I have been working at a fully distributed company, Automattic, for more than eight years. We are now more than 1,200 people all over the world, and we’ve all been working from home since the company started in 2006.
Over my career at Automattic, I’ve learned that distributed teams succeed or fail based on transparency and on how well they communicate. As we say at Automattic, “Communication is oxygen.”
There is no such thing as overcommunication, and at Automattic much of this communication happens on our network of internal blogs that are open to the whole company. This was a hard thing for me to get used to, especially as a lawyer, because the level of communication needed for a distributed team to work effectively sometimes feels like oversharing.
One of my big challenges is balancing the important legal concerns about confidentiality and privilege with the level of transparency that is necessary for an effective distributed organization. I learned that, like the rest of the organization, the best answer is to “default to open”—share as much relevant information as possible, as often as is sustainable.
Showing your work, explaining what you are doing, why you’re doing it, and why it’s important to the company is the best way to build up trust for you and your legal team. And this trust works in both directions.
“I would encourage in-house attorneys who are now working in a distributed environment to be hyperaware of when you are putting the brakes on communication or transparency (by you or others).”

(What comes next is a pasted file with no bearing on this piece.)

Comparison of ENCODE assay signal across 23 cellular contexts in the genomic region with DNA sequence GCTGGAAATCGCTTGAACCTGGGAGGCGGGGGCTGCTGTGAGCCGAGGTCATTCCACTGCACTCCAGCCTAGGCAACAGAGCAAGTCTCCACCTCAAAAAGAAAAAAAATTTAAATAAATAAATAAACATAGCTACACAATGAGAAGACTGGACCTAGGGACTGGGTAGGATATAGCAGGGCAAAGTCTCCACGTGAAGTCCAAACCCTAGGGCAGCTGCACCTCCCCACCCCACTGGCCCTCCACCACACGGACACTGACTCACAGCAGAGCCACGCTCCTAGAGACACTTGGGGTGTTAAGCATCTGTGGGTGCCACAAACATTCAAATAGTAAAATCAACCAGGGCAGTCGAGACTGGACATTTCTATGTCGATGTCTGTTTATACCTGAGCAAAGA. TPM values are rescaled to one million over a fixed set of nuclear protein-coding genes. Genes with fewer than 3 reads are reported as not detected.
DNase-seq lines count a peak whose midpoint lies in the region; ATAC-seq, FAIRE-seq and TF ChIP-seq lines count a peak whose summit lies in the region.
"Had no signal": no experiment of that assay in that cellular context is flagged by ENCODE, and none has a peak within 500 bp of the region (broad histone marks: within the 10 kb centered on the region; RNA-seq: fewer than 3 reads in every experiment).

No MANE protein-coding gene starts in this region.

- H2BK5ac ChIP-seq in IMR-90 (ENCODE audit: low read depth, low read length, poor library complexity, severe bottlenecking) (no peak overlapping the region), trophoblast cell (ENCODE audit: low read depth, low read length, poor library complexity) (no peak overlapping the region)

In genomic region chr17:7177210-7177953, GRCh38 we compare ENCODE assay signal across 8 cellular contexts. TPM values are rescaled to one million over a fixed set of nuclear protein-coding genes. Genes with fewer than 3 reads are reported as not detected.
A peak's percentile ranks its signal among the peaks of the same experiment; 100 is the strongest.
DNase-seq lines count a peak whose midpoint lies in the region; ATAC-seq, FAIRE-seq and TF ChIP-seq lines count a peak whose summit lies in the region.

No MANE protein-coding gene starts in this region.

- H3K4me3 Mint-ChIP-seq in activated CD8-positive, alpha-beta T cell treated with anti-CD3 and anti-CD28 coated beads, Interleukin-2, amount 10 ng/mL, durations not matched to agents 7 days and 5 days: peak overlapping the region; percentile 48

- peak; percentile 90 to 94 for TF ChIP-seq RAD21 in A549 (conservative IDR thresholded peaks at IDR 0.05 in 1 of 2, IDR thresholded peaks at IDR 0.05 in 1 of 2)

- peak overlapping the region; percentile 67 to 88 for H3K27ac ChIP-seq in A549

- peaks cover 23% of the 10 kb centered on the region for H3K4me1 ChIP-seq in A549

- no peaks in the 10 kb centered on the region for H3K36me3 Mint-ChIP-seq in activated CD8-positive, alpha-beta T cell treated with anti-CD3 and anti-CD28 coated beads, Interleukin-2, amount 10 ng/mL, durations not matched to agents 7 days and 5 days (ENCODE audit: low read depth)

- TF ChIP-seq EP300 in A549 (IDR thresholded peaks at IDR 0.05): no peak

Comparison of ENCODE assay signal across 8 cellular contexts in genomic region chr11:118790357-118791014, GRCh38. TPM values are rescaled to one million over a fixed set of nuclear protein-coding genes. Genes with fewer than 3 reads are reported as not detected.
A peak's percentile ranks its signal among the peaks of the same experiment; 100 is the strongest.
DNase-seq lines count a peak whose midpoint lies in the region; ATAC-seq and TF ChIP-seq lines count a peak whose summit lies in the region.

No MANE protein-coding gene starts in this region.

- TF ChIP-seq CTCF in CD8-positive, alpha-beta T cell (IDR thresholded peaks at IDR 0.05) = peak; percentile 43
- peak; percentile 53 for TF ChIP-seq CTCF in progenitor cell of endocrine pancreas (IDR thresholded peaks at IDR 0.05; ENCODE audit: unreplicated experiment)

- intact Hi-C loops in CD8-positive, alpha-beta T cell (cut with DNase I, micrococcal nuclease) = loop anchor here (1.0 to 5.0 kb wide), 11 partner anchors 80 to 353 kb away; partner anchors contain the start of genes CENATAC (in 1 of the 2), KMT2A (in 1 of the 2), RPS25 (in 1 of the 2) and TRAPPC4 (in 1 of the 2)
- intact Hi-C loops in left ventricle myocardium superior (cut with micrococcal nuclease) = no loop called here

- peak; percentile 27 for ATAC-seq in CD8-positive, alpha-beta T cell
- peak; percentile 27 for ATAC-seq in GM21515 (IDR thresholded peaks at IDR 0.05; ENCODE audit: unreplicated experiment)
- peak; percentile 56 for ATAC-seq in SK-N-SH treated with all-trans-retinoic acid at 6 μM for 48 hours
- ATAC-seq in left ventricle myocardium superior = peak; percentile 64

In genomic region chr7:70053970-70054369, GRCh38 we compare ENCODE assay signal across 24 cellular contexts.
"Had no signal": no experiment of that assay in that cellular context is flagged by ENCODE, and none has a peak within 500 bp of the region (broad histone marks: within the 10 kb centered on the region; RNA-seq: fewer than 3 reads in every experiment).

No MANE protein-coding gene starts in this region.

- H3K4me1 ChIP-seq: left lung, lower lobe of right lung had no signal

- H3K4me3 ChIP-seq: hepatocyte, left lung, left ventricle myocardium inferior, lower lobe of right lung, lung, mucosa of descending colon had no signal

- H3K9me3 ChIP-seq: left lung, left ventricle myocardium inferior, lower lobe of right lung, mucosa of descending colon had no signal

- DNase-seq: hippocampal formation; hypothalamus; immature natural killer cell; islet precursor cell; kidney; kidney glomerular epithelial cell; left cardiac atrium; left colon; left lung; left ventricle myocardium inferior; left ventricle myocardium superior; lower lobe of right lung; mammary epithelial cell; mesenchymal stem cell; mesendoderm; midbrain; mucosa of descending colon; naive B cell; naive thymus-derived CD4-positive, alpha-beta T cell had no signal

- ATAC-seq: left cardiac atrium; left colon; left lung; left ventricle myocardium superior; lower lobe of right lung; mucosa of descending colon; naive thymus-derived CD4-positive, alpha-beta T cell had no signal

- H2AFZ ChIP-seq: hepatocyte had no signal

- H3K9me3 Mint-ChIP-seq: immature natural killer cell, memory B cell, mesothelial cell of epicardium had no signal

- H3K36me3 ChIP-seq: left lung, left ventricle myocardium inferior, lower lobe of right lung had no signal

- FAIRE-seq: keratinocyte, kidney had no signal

You might think that no one at your company understands or is interested in what the lawyers are working on. Who wants to read about your subpoenas, due diligence process, or securities law filings? You would be surprised! TV shows and movies about lawyers have always been really popular for a reason: what we do is really interesting and impactful. But too often it’s all behind the scenes.
Write about what you’re doing and your passion for it. You might be surprised by how much your company appreciates it.
Many times, our legal experience trains us to be closed by default—to share information only when needed, and always question whether sharing broadly is necessary. There are often very good reasons for this, but this mode of operating is at odds with what makes a distributed organization tick. Often, there are creative ways to share at least some information.
At the very least, you can explain when and why you are being more tight-lipped and why there is an exception to the rule of open communication. For example, we don’t post about any ongoing litigation, but when cases end, we try to provide a summary of what the case was about and the result.
I would encourage in-house attorneys who are now working in a distributed environment to be hyperaware of when you are putting the brakes on communication or transparency (by you or others). Question the need for doing this, and then think creatively about how you might be able to share more while still protecting things like privilege. You, your team, and your organization will be better for it.
Paul Sieminski is the general counsel and head of corporate development for Automattic (the company behind WordPress.com, Tumblr, WooCommerce, and others). Automattic is a fully distributed company—everyone works from home from more than seventy countries around the world. Paul joined Automattic in 2012 as their first in-house attorney after practicing as a corporate and securities lawyer at the Silicon Valley firm Gunderson Dettmer. In his time at Automattic, he’s built the legal department to support Automattic’s growth from start-up to more than 1,200 employees worldwide and helped lead fifteen corporate acquisitions.